Words and photos by Justin Steiner
When it comes right down to it, there are two types of gravity rides: those where you pedal to the top—whether out of necessity, or desire—and rides were you let the lift do the work. Trek designed the 2010 Scratch and Scratch Air to bridge the gap between these two styles of riding. Both of these bikes are designed to pedal up, down and around, but they do have slightly different priorities: coil spring suspension performance vs. air spring weight savings.
Scratch frames are fabricated with Trek’s Alpha Red Aluminum, hydroformed into some pretty complex and sophisticated shapes. The E2 1-1/8” to 1-1/2” tapered head tube allows ample real estate for welding on a massive S-curve down tube and a beefy top tube. The head tube angle can be adjusted from 66.6º to 66º by rotating a spacer on the rearmost pivot of the rocker link—Trek calls this the MINO Link. Scratch frames also use a direct-mount front derailleur and ISCG03 chainguide tabs.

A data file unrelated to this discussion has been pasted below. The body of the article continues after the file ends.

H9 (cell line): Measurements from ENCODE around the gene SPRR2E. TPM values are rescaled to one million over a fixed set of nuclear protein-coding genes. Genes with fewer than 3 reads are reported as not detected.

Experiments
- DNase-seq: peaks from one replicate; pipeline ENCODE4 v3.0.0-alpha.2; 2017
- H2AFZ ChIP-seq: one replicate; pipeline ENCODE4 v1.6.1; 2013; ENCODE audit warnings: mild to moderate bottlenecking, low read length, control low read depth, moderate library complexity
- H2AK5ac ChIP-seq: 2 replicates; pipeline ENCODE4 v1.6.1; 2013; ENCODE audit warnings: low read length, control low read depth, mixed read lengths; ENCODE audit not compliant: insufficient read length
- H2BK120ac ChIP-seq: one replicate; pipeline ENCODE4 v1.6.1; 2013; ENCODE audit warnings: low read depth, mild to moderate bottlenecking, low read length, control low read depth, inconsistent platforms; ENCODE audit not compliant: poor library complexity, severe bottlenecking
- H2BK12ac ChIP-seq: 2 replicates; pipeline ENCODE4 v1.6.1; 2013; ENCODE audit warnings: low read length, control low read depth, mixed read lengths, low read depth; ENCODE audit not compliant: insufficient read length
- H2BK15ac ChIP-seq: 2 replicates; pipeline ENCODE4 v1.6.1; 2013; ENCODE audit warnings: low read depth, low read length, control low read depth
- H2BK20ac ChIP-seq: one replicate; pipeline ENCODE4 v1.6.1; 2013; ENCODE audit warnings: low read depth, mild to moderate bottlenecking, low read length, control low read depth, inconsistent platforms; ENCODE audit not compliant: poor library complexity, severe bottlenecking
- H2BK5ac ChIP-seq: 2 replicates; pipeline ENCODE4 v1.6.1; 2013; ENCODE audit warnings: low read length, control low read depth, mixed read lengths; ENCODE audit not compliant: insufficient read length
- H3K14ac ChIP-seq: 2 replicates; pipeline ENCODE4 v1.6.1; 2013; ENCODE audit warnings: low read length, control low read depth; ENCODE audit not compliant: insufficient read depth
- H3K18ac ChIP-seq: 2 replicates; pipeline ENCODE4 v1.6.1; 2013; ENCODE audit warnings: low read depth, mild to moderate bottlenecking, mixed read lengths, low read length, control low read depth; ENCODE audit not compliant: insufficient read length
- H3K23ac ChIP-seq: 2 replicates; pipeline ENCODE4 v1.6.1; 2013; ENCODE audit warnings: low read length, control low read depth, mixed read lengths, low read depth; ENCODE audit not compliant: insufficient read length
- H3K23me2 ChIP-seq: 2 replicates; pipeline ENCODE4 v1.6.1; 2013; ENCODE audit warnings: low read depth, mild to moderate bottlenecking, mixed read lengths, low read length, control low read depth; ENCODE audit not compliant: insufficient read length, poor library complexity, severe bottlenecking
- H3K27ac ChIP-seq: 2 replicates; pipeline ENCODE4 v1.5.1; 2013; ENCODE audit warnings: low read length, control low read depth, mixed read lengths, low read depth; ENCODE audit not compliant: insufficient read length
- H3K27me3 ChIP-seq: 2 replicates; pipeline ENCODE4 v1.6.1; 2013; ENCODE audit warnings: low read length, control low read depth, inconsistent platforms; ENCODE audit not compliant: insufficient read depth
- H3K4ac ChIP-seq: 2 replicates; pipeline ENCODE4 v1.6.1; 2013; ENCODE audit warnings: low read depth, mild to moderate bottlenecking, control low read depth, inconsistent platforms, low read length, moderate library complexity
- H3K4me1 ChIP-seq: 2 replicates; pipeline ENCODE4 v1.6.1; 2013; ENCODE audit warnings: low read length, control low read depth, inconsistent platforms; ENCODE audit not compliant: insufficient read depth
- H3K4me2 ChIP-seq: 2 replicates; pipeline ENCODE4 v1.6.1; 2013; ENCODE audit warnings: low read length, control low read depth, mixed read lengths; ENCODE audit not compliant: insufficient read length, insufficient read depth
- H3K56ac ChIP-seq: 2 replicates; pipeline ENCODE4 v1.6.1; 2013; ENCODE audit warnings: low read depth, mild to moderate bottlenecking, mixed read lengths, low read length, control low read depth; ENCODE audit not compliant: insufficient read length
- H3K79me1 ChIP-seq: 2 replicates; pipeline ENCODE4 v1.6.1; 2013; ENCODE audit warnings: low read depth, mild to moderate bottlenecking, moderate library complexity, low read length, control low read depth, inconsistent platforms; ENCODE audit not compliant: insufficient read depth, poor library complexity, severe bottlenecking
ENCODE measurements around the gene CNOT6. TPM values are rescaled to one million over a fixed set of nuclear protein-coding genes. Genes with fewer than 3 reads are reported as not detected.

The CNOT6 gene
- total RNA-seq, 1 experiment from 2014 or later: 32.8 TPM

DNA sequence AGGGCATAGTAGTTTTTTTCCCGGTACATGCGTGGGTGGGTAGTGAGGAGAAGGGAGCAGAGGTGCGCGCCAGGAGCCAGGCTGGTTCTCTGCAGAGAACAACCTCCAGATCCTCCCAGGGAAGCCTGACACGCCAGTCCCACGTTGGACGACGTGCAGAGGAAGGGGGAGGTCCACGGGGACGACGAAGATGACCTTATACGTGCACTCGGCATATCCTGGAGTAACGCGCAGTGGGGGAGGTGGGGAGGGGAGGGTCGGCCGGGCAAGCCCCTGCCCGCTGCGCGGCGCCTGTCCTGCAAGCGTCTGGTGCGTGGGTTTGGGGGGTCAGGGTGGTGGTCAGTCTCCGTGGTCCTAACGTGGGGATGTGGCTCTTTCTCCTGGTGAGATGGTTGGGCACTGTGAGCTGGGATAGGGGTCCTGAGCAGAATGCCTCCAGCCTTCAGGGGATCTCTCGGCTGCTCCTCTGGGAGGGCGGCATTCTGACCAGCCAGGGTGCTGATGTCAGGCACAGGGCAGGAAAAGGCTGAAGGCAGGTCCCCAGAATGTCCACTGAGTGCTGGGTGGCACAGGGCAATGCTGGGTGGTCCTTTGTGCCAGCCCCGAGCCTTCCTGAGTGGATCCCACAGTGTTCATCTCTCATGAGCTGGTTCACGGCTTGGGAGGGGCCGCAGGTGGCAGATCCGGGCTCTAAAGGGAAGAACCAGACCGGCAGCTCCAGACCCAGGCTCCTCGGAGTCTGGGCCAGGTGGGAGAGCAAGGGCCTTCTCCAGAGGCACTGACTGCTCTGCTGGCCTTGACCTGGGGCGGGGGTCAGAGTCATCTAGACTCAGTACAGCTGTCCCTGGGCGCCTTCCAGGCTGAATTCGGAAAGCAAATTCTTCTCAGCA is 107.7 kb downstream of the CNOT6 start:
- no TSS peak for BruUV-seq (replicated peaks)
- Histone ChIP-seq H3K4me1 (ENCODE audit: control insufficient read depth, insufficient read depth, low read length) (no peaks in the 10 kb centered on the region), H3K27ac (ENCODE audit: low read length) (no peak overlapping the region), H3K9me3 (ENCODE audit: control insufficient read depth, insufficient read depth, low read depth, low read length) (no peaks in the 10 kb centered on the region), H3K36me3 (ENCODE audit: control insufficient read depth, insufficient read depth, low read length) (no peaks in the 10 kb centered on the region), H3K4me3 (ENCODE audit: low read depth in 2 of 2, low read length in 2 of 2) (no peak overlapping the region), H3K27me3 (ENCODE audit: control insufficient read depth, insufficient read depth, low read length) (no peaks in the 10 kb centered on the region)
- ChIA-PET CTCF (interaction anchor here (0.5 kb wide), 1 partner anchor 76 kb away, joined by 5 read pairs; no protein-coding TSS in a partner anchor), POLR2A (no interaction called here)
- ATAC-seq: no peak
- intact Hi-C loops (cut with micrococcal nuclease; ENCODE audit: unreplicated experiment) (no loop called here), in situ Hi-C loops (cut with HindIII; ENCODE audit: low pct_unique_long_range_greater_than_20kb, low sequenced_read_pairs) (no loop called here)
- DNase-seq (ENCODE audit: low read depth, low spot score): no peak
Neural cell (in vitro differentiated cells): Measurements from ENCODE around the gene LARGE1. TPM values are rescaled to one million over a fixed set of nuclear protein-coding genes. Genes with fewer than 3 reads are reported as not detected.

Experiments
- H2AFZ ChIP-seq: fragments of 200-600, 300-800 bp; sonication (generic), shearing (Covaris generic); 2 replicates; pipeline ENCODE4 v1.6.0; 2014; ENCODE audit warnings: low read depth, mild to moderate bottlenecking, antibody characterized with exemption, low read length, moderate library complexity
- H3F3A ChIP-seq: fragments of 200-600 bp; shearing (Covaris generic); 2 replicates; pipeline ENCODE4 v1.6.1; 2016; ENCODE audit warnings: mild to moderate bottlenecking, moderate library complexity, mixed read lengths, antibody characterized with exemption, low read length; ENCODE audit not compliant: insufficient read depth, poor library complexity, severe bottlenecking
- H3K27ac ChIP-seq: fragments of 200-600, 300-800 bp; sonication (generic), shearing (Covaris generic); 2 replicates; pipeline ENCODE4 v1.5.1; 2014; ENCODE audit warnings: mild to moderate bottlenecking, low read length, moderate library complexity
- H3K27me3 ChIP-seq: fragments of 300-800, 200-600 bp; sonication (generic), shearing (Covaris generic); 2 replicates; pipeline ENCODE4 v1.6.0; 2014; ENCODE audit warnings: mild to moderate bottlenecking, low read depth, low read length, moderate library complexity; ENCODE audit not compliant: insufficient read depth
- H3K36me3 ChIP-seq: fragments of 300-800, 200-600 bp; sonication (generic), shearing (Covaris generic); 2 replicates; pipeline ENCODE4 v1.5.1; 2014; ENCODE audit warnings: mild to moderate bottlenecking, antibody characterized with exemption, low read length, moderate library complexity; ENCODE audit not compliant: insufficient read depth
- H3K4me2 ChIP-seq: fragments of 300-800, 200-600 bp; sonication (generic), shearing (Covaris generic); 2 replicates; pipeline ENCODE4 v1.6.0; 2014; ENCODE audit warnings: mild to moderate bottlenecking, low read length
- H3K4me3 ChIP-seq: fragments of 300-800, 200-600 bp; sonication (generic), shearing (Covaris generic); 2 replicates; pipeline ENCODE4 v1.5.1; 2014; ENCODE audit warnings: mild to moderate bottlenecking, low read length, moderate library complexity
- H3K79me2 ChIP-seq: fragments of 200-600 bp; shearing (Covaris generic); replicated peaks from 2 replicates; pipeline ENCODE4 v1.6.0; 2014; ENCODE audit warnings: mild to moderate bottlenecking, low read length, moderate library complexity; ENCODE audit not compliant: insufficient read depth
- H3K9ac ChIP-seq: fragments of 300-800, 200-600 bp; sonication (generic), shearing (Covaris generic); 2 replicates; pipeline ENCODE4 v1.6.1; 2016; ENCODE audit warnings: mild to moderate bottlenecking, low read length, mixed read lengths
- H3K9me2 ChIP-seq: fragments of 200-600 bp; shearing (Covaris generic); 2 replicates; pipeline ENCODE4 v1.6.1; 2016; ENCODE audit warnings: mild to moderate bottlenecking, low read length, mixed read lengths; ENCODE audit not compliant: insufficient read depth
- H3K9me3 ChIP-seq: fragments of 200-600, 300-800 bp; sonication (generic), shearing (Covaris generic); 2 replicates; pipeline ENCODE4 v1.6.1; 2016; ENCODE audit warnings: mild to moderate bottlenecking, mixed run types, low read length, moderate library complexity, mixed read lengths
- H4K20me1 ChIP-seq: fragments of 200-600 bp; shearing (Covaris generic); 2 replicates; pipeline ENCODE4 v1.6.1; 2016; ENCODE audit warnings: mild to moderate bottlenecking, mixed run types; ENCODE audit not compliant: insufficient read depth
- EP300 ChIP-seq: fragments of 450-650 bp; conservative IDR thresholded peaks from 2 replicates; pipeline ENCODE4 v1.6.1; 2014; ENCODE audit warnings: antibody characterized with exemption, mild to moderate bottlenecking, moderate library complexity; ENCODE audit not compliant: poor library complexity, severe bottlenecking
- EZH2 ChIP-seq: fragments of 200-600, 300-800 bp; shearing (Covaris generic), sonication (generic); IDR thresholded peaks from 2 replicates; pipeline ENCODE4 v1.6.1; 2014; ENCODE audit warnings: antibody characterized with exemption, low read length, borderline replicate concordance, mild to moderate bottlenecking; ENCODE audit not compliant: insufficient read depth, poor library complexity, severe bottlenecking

The Scratch’s 170mm of rear suspension travel is provided by some ingenious designs with the full compliment of acronyms and catchy marketing names we’ve come to love from Trek. Despite all the technology in this suspension design, it is fundamentally a single pivot with a rocker-actuated shock, but it goes far beyond your old-school single pivot.
The Fox DHX RC4 shock is mounted via Trek’s Full Floater design, meaning both the upper and lower shock mounts move throughout the travel range. This floating design allows for a great deal of leverage rate tunability throughout the suspension’s stroke.
The rearmost suspension pivot employs Trek’s Active Braking Pivot (ABP), which pivots concentrically around the rear axel. This design isolates brake forces so the suspension does not jack or squat under braking. The hub/pivot axle is a 142x12mm threaded thru-axle, which is said to be substantially stiffer than a traditional QR setup; this system can also be converted for use with 135x12mm hubs. Also adding to the stiffness of this rear end design is Trek’s EVO one-piece magnesium rocker link.